Discussion of news topics with a point of view, including narratives by individuals regarding their own experiences

Welcome to The Work Day, a series that charts a single day in various women’s working lives — from gallery owners to stay-at-home parents to chief executives. In this installment, we hear from Julie Gonzalez, who works for the National Park Service and recorded a workday in October.

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Name: Julie Gonzalez

Age: 27

Location: Grand Teton National Park in Moose, Wyo.

Job title/current role: Community engagement coordinator

Previous jobs: I’ve worked with the National Park Service for about five years now. I was a seasonal interpretation park ranger for Glacier National Park in Montana, working at the visitor center and giving ranger-guided hikes and talks. I’ve also worked as an education and community engagement ranger for Grand Teton National Park and Mount Rainier National Park, organizing things like school field trips to the park and youth development programs. Most recently, I was with the U.S. Fish and Wildlife Service in San Diego, working as a community engagement ranger.

What led me to my current role: When I was a kid, I didn’t know that being a park ranger was a career opportunity. It wasn’t until college that I learned more about the National Park Service (NPS) and the different career paths available through an internship program called NPS Academy. The program includes a week-long orientation in a national park, where we talk about the NPS mission, careers and create community among the other participants. This internship took me to Glacier National Park for the summer, and I absolutely fell in love. I realized that I wanted to connect people to the outdoors through science. I eventually got into education and community engagement work, where I focused more on youth and their families.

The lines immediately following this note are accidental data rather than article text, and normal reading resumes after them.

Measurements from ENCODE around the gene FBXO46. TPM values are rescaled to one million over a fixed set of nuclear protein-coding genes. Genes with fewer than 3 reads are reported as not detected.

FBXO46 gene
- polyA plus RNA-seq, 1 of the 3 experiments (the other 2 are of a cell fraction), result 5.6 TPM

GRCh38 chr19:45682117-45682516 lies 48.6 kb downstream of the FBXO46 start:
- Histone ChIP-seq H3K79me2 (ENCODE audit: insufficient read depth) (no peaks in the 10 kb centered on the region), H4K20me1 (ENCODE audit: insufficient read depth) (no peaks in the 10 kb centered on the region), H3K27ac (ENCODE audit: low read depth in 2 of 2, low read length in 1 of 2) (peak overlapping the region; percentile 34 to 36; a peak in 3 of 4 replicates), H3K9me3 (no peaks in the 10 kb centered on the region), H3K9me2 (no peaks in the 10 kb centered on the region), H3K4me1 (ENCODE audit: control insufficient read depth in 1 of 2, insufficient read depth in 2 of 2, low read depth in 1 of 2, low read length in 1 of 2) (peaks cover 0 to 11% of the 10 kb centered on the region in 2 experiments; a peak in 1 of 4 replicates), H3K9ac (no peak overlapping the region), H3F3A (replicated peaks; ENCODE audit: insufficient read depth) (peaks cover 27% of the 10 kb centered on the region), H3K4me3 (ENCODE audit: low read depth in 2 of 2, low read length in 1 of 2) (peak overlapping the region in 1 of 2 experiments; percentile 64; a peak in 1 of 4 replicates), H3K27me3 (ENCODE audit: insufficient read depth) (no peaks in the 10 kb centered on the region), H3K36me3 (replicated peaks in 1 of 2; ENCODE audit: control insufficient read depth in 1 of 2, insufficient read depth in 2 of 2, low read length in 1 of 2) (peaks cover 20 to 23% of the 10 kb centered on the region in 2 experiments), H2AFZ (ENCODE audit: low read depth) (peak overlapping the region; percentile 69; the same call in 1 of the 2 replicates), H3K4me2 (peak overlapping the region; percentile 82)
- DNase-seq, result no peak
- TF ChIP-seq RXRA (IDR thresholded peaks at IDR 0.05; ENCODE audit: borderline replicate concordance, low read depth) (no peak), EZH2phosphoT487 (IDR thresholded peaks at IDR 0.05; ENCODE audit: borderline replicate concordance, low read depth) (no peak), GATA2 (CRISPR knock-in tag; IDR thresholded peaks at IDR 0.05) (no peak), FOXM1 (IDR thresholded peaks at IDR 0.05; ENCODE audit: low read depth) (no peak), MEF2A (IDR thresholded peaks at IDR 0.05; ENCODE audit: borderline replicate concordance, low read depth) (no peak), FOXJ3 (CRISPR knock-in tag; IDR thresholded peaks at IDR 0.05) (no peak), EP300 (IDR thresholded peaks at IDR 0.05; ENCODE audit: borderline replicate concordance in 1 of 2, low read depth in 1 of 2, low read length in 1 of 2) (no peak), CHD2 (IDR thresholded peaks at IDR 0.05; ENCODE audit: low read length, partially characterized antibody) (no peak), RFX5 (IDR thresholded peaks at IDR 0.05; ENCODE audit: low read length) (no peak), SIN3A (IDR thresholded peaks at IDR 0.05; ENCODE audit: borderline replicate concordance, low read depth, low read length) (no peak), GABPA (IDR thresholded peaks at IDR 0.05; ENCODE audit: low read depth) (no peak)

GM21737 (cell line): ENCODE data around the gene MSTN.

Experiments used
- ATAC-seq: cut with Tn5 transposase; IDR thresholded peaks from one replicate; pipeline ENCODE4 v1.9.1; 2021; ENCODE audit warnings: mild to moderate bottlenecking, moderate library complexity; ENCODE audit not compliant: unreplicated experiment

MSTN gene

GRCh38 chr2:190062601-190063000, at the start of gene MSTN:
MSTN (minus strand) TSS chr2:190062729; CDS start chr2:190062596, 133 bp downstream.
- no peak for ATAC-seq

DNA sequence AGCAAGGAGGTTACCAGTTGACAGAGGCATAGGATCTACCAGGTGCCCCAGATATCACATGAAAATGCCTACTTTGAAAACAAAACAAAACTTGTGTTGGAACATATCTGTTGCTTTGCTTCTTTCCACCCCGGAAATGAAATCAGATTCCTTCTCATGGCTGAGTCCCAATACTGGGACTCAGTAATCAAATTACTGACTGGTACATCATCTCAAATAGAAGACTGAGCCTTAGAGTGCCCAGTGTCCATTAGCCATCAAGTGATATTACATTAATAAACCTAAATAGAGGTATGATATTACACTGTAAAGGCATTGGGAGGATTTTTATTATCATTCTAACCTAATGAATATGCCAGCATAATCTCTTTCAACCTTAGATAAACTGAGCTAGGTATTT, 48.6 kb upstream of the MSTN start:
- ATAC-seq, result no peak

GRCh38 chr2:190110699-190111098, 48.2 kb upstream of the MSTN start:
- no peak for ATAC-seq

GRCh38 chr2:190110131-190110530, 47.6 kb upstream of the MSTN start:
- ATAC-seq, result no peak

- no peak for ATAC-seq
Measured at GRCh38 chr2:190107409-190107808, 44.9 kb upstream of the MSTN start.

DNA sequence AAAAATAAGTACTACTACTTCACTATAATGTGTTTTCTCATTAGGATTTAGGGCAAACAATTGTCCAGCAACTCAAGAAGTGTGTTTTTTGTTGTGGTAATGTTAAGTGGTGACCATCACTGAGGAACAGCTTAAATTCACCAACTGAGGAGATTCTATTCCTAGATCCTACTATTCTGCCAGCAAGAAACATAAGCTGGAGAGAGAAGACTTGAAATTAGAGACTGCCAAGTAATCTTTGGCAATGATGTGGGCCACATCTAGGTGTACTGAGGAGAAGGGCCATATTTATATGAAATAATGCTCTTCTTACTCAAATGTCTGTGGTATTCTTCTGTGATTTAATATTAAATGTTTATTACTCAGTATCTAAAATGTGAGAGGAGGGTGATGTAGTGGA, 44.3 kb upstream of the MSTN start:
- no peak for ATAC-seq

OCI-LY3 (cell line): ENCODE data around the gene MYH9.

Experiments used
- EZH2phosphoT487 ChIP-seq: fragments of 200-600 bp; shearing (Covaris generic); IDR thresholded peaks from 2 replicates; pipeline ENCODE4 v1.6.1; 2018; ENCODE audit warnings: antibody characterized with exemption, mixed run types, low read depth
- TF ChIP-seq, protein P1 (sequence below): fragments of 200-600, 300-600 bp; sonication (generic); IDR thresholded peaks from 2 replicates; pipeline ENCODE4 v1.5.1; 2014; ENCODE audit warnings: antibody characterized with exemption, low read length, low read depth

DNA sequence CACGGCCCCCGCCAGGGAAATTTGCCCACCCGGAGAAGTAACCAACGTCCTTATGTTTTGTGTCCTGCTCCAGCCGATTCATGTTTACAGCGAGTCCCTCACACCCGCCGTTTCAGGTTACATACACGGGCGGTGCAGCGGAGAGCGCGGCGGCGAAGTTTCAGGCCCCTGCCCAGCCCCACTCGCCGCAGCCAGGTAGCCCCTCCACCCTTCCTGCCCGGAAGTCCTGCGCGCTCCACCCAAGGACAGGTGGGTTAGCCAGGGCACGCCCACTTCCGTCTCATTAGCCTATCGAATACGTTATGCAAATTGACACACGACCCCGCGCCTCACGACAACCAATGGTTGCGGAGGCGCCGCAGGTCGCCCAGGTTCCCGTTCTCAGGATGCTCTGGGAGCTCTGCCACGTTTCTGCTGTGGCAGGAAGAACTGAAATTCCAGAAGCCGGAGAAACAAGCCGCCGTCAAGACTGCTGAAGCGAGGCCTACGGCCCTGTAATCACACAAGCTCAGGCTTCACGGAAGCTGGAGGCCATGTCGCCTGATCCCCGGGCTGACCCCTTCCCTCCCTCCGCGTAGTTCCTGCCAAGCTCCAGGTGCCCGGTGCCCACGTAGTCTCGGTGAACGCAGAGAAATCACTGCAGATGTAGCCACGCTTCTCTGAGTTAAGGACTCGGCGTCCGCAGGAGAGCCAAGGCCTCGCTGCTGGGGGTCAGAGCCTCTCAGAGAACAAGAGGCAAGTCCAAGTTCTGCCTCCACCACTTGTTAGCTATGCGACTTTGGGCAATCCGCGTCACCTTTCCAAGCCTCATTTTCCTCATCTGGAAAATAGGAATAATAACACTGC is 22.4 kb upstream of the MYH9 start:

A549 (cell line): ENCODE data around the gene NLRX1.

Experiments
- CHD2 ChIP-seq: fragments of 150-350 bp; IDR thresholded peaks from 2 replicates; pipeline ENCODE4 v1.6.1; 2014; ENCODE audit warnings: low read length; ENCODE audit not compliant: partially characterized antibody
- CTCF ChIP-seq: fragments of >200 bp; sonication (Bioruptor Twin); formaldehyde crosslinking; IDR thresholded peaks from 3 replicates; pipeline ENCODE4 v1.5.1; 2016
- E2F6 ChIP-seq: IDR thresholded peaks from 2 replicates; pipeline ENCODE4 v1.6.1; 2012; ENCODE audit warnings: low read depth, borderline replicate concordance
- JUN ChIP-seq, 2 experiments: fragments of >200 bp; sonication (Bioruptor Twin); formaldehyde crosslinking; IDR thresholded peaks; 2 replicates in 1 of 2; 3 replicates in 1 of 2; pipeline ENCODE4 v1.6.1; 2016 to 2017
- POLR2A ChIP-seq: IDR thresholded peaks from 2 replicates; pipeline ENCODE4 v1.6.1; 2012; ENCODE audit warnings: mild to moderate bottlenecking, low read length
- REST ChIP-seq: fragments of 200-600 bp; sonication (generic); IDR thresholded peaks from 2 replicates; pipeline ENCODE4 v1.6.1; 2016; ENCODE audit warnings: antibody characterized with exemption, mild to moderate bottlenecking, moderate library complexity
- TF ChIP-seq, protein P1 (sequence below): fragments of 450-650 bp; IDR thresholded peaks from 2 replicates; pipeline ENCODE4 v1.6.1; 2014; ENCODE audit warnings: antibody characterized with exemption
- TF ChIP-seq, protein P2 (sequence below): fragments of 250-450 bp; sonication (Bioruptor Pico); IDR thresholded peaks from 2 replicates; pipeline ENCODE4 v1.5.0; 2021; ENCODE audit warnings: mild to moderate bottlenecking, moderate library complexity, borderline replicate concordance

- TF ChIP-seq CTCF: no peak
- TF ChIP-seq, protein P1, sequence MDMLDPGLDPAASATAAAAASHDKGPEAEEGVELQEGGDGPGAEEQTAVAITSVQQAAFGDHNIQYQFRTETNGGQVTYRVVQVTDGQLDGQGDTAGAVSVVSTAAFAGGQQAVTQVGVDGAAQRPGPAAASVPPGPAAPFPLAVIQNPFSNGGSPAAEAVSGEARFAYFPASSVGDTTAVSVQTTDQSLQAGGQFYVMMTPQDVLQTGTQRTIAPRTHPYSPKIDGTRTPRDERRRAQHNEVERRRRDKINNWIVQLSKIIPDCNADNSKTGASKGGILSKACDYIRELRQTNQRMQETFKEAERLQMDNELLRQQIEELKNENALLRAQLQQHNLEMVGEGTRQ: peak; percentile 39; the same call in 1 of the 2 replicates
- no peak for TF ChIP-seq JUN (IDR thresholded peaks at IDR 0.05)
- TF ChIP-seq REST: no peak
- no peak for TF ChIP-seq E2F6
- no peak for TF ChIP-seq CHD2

A big part of my role is to engage the historically excluded and marginalized communities with national parks in an equitable and inclusive manner. As a Latina, first-generation Mexican American, I am one of the first people to recognize that national parks aren’t the most welcoming places for everyone, and I want to do my part to change that.

How I spend the majority of my day: My job varies from day-to-day, and season to season, which is what I love about it. No day is the same. During the school year, I work with schools to provide field trips to the park, classroom visits and distance-learning opportunities for their students. In the summer, I work with high-schoolers and young adults to provide internship or job opportunities for them in the park and the community.

Right now, we are in a transition period, so my day entails a lot of time on the computer, planning for students to arrive and meetings. I usually spend the first hour of my day checking emails and returning missed calls. If we have a field trip, I’ll get ready by packing my bag with props like furs and skulls, pictures and art supplies. For field trips, we go on a short hike and do activities to teach students about Grand Teton’s natural and cultural history. Depending on the age group, this means we play a lot of games.

My workday

7 a.m.: Wake up … and hit the snooze button a few times.

7:15 a.m.: Make coffee and lunch, and get ready for the day. I let my Goldendoodle, Wilder, out and feed him.